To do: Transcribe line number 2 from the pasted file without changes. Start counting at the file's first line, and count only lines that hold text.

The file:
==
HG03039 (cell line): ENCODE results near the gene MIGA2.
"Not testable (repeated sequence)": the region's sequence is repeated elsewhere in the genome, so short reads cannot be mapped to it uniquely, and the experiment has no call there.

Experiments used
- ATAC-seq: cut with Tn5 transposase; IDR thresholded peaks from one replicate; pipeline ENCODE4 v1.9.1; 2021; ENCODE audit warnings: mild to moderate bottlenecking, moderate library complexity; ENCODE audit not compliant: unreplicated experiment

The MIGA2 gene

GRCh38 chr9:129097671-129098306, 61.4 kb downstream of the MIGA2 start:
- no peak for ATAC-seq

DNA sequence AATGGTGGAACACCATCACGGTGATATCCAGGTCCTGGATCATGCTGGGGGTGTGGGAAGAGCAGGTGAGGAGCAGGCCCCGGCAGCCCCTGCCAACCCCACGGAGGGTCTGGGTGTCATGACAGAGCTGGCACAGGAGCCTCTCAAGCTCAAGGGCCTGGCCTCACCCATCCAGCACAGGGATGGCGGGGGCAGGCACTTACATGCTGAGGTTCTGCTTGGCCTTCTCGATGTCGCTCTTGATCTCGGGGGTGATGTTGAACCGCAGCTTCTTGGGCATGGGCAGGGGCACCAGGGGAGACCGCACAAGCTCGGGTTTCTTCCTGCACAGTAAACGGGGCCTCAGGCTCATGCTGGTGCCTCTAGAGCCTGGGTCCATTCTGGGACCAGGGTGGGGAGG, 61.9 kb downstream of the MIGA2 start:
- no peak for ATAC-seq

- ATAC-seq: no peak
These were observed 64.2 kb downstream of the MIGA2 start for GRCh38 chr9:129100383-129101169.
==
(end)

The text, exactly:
"Not testable (repeated sequence)": the region's sequence is repeated elsewhere in the genome, so short reads cannot be mapped to it uniquely, and the experiment has no call there.